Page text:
Shortly after my concussion, on a nice summer evening, I was in the backyard with my spouse Matt. Our house was a corner lot and our backyard was exposed to our whole neighbourhood. I saw my son and the neighbour’s kid playing on the boulevard next to our house, and I could also see another neighbour in his backyard, having drinks with friends. I was talking to Matt when all of a sudden, I heard a bottle smash. I quickly peered over the fence and saw my son and his friend looking at a smashed beer bottle on the road, and I heard the neighbour say “Oops!” with a chuckle. With the information that I had, I pieced together that the neighbour had thrown a beer bottle at my son and his friend. I ran out like a bat out of hell to fight that neighbour. I marched screaming and cursing towards our neighbours and his guests. Even though my son and his friend were yelling, “NO! We found and threw the bottle on the road!”. And, with my spouse running after me yelling “Nooooo!”, and about to tackle me at the knees to stop me, I knew what I had seen, and I was convinced I had a war on my hands. It was the most disorienting thing realizing that I had read the whole situation wrong. Even though I saw things with my own eyes, my conclusion was wrong. How could I be so wrong? I felt lost and broken. Standing in the streets apologizing to my neighbourhood, embarrassed as all hell, I had a “Jesus take the wheel” moment.
Once I was aware that my first reaction was based on fake news (snippets of real information squished together in a bizarre way), I stopped trusting my initial reactions. I discovered cannabis slowed the knee jerk reaction for me, so I could now take a second to breath in the information and process it. I could think about it, and consider the logical, or most likely scenario, and then compare my thoughts and decide how I was going to react. Cannabis also set a positive mindset, so I could even consider alternatives. My partner Matt also became my touchstone, and I’d call him and ask if I understood something correctly. It was an ego killing, humbling, exercise in trust. And, I grew as human being. That’s when I started to understand that negative emotions were toxic. For myself more than most people, the negativity got lodged in my head and heart, and it was so hard for me to let it go. I started to realize that sitting back, absorbing and observing with an open mind, and without judgement, was how I was letting the negative go and accepting positive healing. Cannabis was a tool to help me get there.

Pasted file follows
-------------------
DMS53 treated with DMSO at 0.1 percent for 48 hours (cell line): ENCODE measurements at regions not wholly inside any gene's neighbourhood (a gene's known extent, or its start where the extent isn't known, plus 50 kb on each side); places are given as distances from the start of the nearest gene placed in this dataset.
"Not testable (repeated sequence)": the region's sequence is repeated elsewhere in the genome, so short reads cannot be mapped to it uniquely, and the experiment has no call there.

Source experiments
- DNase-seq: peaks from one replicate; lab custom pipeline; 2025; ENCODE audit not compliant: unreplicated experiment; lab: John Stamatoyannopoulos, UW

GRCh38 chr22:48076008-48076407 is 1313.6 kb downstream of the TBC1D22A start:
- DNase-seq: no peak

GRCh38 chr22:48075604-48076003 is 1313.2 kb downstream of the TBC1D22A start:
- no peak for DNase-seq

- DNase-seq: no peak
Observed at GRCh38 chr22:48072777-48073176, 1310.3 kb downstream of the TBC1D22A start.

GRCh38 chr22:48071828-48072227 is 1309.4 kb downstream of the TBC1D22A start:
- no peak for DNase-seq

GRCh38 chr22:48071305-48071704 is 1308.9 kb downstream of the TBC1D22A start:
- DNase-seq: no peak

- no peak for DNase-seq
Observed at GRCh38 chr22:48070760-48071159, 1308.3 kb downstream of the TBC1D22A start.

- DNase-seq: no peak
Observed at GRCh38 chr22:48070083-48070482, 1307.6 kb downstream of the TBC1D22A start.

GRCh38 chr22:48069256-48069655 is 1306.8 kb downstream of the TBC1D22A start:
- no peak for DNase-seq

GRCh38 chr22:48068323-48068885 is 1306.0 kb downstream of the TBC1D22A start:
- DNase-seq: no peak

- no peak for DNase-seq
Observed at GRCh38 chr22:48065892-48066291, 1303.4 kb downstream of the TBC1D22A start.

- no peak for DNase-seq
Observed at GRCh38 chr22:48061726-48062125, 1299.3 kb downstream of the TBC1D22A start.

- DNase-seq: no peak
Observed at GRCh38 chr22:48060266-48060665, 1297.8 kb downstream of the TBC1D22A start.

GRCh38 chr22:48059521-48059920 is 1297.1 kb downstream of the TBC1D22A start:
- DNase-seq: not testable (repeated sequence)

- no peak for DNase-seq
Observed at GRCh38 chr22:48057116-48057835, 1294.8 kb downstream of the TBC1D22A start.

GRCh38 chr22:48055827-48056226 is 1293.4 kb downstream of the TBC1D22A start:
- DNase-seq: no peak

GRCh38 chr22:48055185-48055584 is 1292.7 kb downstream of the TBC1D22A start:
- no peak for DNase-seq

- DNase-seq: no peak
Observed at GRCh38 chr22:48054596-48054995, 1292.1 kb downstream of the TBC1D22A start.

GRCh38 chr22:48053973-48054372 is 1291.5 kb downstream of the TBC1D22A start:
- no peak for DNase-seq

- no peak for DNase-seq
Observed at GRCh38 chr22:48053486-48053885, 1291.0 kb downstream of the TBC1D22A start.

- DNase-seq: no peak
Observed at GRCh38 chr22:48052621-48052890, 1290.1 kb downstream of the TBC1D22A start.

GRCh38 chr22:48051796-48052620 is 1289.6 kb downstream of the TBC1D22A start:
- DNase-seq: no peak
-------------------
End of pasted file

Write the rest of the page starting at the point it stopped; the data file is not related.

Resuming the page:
Eat, Pray, Cannabis
It took a lot of time, therapy, cannabis, love and understanding from my family, but when I was finally ready to return to work, I again discovered that who I was “before” and who I was “after” didn’t line up. “Before”, I wouldn’t ask for help or admit I needed accommodations – I was tough and could handle it. Admitting you need help is admitting you’re a failure, and I couldn’t have people judging me as weak – anxiety’s classic internal dialogue. But now, I ASKED for, and accepted love, help and guidance in my life. And, I decided to let go of the parts where I didn’t get the support that I needed. My life and perspectives were entirely different, and my career goals seemed like the “Before” Anita’s goals. However, the “Before” Anita was now gone.
Throughout my learning and healing journey, I wrote. I wrote to heal, and to sort my directionless thoughts, so I could follow their paths and learn to understand them. I wanted to understand the truth of what I was supposed to learn from all of this. I believe in my core, that everything happens for a reason. I believe that I have started on a path to my true life’s purpose, and sharing my story is a part of that. For me, my journey of healing includes cannabis as a part of holistically healing my mind, body and heart. That is my choice, and I’m so grateful to live in country like Canada, where my medicine is no longer under prohibition, and we can make our own choices as responsible adults.
I hope that my story has inspired or helped you in some way. If you are suffering from anxiety, depression, brain injury, arthritis or inflammation of any kind, you should consider exploring cannabis. I hope that my readers take away a deeper understanding of themselves and know they are not alone. I hope you all can join me in my journey.
If you are suffering from anxiety, depression, inflammation or brain injury, then cannabis should be explored as part of your wellness. Talk to your Doctor.
There are also many medical marijuana clinics throughout Canada. Here is the link to a site that will help you find a Doctor familiar with treating patients with Cannabis. Canadian Medical Marijuana Doctors MMJPR.ca
For more information on concussions and other traumatic brain injuries https://braininjuryguidelines.org/concussion/
The depression hurts website offers depression checklists and support plans.